The electrocorticographic responses in normal rabbits induced by injection of antihypertensive drugs were observed and the relationships of them to the reduction of the blood pressure were studied. Results: Slow waves were observed temporarily in the electrocorticogram from a obstructed side of hemispheres when a unilateral common carotid artery was obstructed and extreme dosis of the antihypertensive drug (above 50mg of Methobromin intravenously or above 30mg of Ansolysen intramuscularly) was injected in the rabbit. These slow waves did not necessarily appear in the maximal reduction of the blood pressure, but appeared already on the way of the reduction. Among them, slow waves were observed only on the way of reduction of the blood pressure and disappeared already when the blood pressure reached the maximal level of the reduction by intramuscular injection of 30mg of Ansolysen. The slow waves could not be observed in the electrocorticogram of the rabbit in which small dosis of the antihypertensive drug was injected or of the rabbit whose common carotid artery of any side was not obstructed. In a case of the rabbit whose common carotid artery of one side was obstructed, slow wave did not appear and only low voltage resulted when the blood pressure dropped abruptly and extremely after intravenous injection of 100mg of Methobromin. This rabbit succumbed to death after these observations. The duration of the appearance of the slow wave was long when the blood pressure rapidly dropped by intravenous injection of Methobromin, but that was short when the blood pressure slowly decreased by intramuscular injection of Ansolysen. From these results, it was supposed that compensatory mechanism of the cerebral vessels is present undoubtly and that decompensation of this mechanism is represented by the appearance of the slow wave in the electroencephalogram. And it was supposed that for the appearance of the slow wave after the injection of the antihypertensive drug, obstruction of the cerebral vessels, individual reactive attitude toward the antihypertensive drug, and speed and degree of decline of the blood pressure may be responsible.
This report deals with how capillary wall holds its normal strength. Several bioflavonoids which work as capillary stabilizer were selected and the mechanism of their actions were investigated. By inhibiting the formation of vasodilating substance like acetylcholine and histamine, capillary resistance can be increased. Therefore in this report, the correlation between 1-histidine decarboxylase (H.D.) and bioflavonoid has been investigated. Clostridium Perfringens PB 6K was used as H.D., because I have found previously that it had strong histamine-forming enzyme. Ascorbic acid has shown the strongest inhibition rate against H.D. among capillary stabilizer and its use with bioflavonoid increased its effect largely and the same effect on capillary resistance was observed also in clinical application. Myricitrin and myricetin have had stronger inhibitory action than others and Rutin and quercetin have shown almost the same effect. Cortisone, ACTH, AC-17 and Parotin have been found to have no inhibitory action against it. β-diethylaminoethyl-myricitrin has shown nice effect upon capillary wall. The fact that the clinical effect of bioflavonoid is parallel with its H.D. inhibition rate suggests that such mechanism is held also in vivo.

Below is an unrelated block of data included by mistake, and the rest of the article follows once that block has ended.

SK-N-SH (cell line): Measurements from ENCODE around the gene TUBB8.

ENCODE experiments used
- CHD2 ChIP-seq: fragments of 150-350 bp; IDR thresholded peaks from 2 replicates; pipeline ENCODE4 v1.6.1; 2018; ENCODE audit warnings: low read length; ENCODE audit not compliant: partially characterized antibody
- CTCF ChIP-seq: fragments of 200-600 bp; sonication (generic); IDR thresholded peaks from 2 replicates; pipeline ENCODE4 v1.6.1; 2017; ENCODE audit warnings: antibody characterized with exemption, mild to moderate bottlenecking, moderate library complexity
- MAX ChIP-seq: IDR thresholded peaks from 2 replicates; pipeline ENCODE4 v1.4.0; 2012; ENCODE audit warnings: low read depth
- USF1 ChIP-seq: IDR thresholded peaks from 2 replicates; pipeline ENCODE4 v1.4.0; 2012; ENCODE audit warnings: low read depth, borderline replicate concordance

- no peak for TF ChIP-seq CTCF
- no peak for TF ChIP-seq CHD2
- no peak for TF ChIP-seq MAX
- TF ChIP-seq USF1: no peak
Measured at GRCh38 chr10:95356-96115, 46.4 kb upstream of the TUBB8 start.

The agglutinogen titer of the erythrocyte was estimated in pulmonary tuberculosis patients and the healthy, and was investigated as to the relation to the grade of tuberculosis or to each sign of tuberculosis. The A-blood group serum as the agglutinin against the B-agglutinogen was obtained from a fixed healthy man normal in x-photo and blood sedimentation rate and positive in tuberculin reaction. The same was the case with the B-blood group serum. These standard sera were used for the agglutination reaction immediately after their preparation. The old sera were not used. The erythrocyte suspension of the patients to be tested was prepared by centrifuging their citrate blood and then by washing the obtained erythrocyte three times with a buffer. This suspension was dropped by one drop into a series of the gradually diluted solutions of the standard serum mentioned above, respectively. The agglutination was observed after 2 hours lapsed in an incubator. Thus, the agglutinogen titer was measured in 178 A-blood group patients, 150 B-group ones and 45 AB-group ones, and in 88 A-group healthy bodies, 59 B-group ones and 25 AB-group ones. In the A-and AB-blood groups, the A-agglutinogen titer under 25 was found more in incidence in the tuberculous than in the healthy. In the B-blood group, the B-agglutinogen titer under 25 or 27 was also found more in incidence in the tuberculous. But there was no distribution difference of the B-agglutinogen titer in the AB-blood group between the tuberculous and the healthy. Generally speaking, the agglutinogen titer in any blood group in lower in the tuberculous than in the healthy. Considering the blood sedimentation rate, x-photo, tubercle bacillus in sputum or gastric juice and complication, the patients were divided into three categories, namely the slight, moderate and severe. In the B-blood group, the B-agglutinogen titer under 25 was found the most in incidence in the severe category, and more in the moderate and less in the slight. It is well known that the serum of the tuberculous patients is abnormal. It, for instance, contains the antibody against tuberculosis, but it is not so discussed about the abnormality of the erythrocyte in tuberculosis. According to my experiment, the erythrocyte is as abnormal as to the agglutinogen titer as the serum as to the antibody in pulmonary tuberculosis.